Are you thinking of DriveDroid? It is incredibly useful if you need to unfuck something you did and don't have a working backup machine.
I've resorted to DriveDroid on my phone. Gives my ability to carry around multiple images without having to format USB every time I want a different distribution.
Avantaje: poti instala aplicatii care au nevoie de root pentru a functiona (DriveDroid e un exemplu bun, permite instalarea sistemelor de operare pe PC folosind fisiere iso din telefon), poti face overclock, poti repartitiona memoria interna, poti reconfigura mai usor permisiile aplicatiilor si, cel mai important poate, poti decoda telefonul mai usor.
Dezavantaje: procedeul de root-are poate duce la pierderea garantiei si poate brick-ui telefonul (poti corupe bootloaderul si nu mai poti sa pornesti telefonul, poti pierde date (contacte, poze etc) daca nu faci un backup in prealabil, te poti trezi cu tot felul de situatii neprevazute (telefonul pierde semnalul aiurea, nu-ti mai recunoaste cartela SIM, nu vede reteaua etc...)
inca un avantaj: poti activa suportul OTG la unele telefoane
I know I am, but I'm aware of it. I was driven there by my friend who is an unaware Apple fanboy...
He bought a fucking black turtle neck.. when he found out that i was assigned a Macbook at work, you would think he were an evangelical christian who thought their son was gay but brought home Shania Twain herself. It's hard not to shoot off to the other side like a ball bearing in a railgun with that kind of thing going on.
Besides... Drivedroid, USB ports, SDcards, removable batteries... Oh god the removable batteries.. i went through 5 batteries in my HTC Vivid before i upgraded to the Samsung Galaxy S5.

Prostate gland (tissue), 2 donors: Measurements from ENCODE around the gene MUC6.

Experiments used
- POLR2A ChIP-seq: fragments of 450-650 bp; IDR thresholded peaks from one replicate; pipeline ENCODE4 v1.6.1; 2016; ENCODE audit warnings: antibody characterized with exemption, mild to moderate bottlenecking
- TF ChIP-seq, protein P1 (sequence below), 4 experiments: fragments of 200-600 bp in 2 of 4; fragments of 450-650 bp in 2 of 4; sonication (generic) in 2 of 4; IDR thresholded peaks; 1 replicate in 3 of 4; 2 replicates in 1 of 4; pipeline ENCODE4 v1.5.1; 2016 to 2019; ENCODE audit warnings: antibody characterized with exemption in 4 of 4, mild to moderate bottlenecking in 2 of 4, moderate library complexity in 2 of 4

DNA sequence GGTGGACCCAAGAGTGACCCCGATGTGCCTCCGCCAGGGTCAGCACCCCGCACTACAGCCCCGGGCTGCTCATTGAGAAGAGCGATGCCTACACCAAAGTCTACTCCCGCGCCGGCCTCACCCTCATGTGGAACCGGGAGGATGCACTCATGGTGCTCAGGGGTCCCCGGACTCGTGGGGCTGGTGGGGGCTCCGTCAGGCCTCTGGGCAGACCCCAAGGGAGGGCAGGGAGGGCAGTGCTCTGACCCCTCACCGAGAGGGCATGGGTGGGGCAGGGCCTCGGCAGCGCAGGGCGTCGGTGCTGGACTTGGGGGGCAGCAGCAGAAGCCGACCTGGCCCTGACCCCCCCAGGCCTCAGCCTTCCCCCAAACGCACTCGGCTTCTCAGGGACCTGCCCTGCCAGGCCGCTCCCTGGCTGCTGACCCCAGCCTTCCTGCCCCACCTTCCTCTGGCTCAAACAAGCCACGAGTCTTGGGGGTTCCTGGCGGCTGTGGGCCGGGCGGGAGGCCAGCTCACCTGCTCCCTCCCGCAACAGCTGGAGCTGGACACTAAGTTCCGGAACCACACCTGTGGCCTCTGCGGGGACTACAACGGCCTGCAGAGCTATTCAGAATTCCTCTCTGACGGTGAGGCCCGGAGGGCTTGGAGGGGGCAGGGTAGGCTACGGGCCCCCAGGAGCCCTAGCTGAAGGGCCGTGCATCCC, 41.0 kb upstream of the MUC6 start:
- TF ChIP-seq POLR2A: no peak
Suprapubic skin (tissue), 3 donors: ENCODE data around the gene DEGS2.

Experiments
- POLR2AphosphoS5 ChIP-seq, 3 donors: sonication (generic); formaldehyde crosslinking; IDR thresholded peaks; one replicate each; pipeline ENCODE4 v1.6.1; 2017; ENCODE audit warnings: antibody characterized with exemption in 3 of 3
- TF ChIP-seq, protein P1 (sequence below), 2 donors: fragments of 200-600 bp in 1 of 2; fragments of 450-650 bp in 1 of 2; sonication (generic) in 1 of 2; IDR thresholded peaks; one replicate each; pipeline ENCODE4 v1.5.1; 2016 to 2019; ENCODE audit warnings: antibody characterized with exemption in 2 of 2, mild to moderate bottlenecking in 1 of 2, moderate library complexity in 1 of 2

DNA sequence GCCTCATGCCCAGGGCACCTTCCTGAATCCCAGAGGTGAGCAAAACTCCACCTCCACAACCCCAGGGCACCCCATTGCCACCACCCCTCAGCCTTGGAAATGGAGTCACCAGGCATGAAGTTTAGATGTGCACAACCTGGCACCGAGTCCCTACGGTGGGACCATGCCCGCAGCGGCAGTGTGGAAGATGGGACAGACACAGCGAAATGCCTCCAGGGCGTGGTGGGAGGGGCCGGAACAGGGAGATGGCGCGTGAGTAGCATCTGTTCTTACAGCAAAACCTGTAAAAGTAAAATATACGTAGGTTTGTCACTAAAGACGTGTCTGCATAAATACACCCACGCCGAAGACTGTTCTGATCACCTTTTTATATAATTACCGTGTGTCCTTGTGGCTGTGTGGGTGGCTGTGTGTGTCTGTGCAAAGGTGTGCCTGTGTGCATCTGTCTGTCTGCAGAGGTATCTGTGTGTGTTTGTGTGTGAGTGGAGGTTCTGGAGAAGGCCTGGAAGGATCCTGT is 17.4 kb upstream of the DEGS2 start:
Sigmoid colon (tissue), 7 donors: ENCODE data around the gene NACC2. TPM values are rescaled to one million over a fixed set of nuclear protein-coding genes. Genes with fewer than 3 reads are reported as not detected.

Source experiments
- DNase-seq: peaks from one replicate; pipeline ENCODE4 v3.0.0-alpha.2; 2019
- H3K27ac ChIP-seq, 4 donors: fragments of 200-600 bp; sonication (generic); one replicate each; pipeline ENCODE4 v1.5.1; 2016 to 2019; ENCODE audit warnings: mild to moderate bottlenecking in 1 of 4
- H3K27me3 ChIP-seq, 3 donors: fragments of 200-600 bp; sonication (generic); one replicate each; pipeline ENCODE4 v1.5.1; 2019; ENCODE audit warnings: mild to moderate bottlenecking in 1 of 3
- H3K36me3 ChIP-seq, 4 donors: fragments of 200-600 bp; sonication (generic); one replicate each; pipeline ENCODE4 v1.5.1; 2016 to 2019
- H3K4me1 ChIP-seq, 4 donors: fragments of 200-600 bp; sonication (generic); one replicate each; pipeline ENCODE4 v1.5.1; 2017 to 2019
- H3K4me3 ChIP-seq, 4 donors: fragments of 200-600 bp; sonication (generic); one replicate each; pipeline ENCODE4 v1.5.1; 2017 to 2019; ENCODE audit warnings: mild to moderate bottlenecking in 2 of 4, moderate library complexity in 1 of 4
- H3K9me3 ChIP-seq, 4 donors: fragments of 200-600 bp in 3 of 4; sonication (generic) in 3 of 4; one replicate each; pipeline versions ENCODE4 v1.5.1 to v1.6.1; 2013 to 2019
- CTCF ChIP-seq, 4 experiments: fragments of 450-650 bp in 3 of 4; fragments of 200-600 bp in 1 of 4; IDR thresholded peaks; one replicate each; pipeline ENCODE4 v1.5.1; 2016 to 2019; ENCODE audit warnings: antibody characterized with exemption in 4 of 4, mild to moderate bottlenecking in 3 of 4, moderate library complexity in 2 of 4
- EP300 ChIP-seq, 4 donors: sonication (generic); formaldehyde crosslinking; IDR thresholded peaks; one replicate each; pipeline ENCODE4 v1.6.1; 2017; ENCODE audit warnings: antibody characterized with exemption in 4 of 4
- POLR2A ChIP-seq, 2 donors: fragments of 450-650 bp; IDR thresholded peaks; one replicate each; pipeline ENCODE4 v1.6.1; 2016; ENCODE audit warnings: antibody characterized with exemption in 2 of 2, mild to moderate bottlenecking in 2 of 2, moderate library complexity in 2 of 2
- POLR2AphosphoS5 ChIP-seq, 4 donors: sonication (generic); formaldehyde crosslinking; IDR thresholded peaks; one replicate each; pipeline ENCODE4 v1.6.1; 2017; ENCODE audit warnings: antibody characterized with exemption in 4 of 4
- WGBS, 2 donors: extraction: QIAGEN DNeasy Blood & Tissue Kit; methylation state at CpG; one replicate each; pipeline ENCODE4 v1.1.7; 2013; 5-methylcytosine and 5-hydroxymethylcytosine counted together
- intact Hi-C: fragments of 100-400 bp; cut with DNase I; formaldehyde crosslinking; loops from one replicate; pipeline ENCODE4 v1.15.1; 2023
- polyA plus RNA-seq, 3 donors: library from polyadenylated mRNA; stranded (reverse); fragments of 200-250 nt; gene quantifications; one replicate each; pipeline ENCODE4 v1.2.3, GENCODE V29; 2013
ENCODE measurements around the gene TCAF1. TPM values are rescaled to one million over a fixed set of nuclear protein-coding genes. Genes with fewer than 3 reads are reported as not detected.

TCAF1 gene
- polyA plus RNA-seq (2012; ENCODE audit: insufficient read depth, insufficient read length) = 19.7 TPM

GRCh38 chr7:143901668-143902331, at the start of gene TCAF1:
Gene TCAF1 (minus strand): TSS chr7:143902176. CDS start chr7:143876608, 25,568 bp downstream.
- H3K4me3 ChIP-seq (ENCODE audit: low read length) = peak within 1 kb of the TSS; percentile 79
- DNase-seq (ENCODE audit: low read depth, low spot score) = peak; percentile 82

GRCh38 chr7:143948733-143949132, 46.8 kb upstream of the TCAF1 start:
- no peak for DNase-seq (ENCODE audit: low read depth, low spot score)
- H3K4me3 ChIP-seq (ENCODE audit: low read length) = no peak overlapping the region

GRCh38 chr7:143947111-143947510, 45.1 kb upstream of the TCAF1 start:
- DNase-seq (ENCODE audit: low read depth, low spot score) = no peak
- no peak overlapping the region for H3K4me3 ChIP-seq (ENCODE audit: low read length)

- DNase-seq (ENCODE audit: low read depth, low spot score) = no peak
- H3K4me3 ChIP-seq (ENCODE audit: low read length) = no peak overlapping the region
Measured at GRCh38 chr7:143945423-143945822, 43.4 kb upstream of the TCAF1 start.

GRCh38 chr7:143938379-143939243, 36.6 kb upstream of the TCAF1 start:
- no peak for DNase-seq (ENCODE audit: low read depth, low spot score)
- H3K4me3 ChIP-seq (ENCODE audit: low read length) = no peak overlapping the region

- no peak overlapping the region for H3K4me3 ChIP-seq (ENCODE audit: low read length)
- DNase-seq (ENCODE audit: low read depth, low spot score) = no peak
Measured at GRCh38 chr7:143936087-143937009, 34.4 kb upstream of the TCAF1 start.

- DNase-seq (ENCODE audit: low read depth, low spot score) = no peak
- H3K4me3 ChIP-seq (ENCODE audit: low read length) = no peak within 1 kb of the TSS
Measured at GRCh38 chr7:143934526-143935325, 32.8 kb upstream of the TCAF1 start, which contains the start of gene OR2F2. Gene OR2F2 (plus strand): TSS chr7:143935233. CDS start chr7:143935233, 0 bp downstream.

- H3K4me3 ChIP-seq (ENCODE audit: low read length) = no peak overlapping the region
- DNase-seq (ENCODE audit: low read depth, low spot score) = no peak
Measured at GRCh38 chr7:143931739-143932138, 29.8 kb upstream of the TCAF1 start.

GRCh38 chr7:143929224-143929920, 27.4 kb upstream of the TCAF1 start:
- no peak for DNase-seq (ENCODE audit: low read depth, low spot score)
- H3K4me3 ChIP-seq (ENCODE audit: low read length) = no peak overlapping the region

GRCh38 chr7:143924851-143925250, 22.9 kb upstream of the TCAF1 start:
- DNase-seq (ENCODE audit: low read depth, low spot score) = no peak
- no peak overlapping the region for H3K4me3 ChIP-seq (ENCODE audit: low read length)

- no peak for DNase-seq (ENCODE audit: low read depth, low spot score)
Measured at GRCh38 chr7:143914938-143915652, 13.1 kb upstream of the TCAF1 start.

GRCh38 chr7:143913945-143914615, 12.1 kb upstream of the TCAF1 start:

There is a way - if you have rooted android phone, you can always use DriveDroid. I've confirmed it works - installed linux myself on few different pc's
There is an andorid app that does something similar, it's called Drive Droid, I keep all my ISO files on my nas and just download the specific one to my phone when I need to use it and just boot using my phone. takes a few mins.
If you have Android check out DriveDroid which lets you boot from an ISO on your phone. If you want them on one USB check out this.
I used Drivedroid (Needs root! Google Play - Android) on my vacation to install arch on a laptop. Download the Linux ISO manually on your phone, or through drivedroid, connect phone to computer through USB and it will show up as a mass storage device on your computer once you've set up drivedroid, then select from the computer to boot from it after BIOS/EFI like you'd do from a regular CD/DVD/USB.